From work space to crown jewel: the evolution of the kitchen

The kitchen has a long and complicated history. Although it has never been as popular as it is these days, if you think about it, it has always been an important part of the home. For centuries, it has been the place food is cooked, a spot for families to gather and until recently, the main source of the home’s heat. For all that, in all but the smallest houses in Europe and North America, the kitchen was hidden as far out of sight as possible.


The kitchen was a dark, smoky place tucked away in a far corner of the house or down in the basement. In some places, kitchens were even built in separate buildings to minimize cooking odors and the risk of fire. The kitchen was not the source of pride that it is today- it was a work space.



This 18th century kitchen may not have appliances or any of the modern conveniences, but it does have a turn-spit dog. This dog would run in a wheel near the hearth to keep the meat turning.


It was only after the middle of the twentieth century that the kitchen began to get some attention, several decades after the bathroom had its makeover.


Now, the kitchen is the centerpiece of the home. It is the space that attracts the most attention, and the one most homeowners consider worth the biggest investment. Often, it is a statement about the owners, their financial situation, taste and habits. Need proof?


At the very minimum, homeowners put out $5000, but the average budget is between $25,000 and $50,000.


So what changed? In the case of the kitchen, a lot had to do with advances in technology. First off, by the 1920s most people were cooking with gas stoves, which eliminated a lot of the danger of wood fire cooking and made kitchens much cleaner. At the same time, electric ovens arrived on the scene.



A bright, clean early 20th-century kitchen. This is an ad for Armstrong linoleum, a flooring material that is still used in kitchens today.


When the housing boom hit after World War II and kitchen appliances began to look sleeker and more modern, homeowners literally tore down walls to make sure their kitchens were on display. With that came significant changes to the ways houses are laid out, with open-concept plans taking off in the 60s and the 70s.


A 1953 ad points out the advantages of a dishwasher and food waste disposal system. This happy family is sure enjoying their organized and convenient kitchen!

We can't resist adding a few more vintage photos...



60s style with wood cabinets and a countertop range.

A Formica ad displaying a streamlined, modern 1960s kitchen with bright pops of primary colors.

Color and style trends hit the kitchen in this era as well. Given the amount of materials and choices involved in designing a kitchen- cabinets, tiles, flooring, appliances, sinks, faucets, the list goes on- and its central place in the home, it is no surprise it became a source of pride.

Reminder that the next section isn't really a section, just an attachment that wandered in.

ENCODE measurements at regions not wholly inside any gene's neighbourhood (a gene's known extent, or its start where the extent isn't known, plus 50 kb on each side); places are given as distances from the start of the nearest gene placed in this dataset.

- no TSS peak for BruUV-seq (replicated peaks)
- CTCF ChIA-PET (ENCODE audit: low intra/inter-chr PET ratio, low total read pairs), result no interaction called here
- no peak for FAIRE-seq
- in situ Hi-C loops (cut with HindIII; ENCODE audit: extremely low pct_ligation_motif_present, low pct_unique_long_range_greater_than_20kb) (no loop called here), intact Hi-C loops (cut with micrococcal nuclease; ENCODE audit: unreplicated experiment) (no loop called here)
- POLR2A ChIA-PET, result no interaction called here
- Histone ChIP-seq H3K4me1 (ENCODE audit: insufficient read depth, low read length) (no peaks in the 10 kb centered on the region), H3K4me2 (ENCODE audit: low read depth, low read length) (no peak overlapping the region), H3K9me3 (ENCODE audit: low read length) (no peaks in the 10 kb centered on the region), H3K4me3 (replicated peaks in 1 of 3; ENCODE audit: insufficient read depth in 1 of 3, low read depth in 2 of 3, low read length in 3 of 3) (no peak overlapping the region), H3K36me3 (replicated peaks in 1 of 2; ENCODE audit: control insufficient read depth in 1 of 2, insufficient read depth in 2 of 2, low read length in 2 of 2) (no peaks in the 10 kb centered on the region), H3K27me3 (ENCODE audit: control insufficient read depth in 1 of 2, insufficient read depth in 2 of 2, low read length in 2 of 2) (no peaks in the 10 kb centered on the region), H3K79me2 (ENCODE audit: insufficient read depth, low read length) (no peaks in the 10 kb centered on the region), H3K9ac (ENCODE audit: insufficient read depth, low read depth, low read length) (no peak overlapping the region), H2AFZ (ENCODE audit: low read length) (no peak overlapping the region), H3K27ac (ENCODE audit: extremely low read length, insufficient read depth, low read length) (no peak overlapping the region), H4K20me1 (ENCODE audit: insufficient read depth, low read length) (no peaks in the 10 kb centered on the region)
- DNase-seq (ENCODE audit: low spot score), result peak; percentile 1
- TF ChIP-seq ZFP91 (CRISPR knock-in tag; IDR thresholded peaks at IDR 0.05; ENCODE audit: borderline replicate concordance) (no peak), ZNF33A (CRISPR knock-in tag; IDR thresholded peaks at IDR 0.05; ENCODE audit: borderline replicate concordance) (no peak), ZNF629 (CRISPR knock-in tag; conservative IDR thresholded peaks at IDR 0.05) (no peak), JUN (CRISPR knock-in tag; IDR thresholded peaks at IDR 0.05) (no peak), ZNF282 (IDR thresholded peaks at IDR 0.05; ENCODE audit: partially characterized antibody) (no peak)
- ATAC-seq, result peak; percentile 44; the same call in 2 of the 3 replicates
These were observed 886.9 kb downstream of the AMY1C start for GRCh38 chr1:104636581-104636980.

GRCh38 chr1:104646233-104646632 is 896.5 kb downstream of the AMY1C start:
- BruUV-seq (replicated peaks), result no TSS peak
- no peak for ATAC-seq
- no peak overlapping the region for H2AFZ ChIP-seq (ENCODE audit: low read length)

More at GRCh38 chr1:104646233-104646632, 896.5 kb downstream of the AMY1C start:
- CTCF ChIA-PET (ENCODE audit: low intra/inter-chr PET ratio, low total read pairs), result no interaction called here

1970s design is definitely a love/hate thing. The wood paneling, blue counter and busy wallpaper certainly give the space character.

The 80s. Pink was in and glass blocks were all the rage. Homeowners are still tearing out or upgrading outdated 80s kitchens

Into the 90s, the kitchen became more than a space for displaying one’s taste and entertaining. Luxury appliances and materials facilitated home cooks’ dreams of preparing gourmet meals for family and friends. These days, restaurant-grade equipment is not uncommon in high-end kitchens.


Your basic appliances are no longer enough for the serious home chef: they can add wood-fire pizza ovens, rotisserie ovens, high-tech wine fridges, sous-vide equipment and espresso machines that cost more than most people spend on a whole kitchen reno! For the extra trendy, there are even appliances designed by luxury fashion brands like Dolce & Gabbana.



A sleek modern kitchen shows the latest trends- white shiplap, warm wood accents and gold hardware.

In 2018, kitchens are tech compliant and energy efficient, with fridges that text you when you’re out of milk and ovens that cut cooking time in half. It is a room of luxury even more than the bathroom, often where homeowners request the finest materials and most expensive equipment.


No matter what the client is looking for, a kitchen showroom is expected to be at the leading edge of design and technology trends. Hardware, appliances and accessories are available in so many finishes and styles, it can be hard to keep up. The best bet is to know your clientele and display the items that suit them best.


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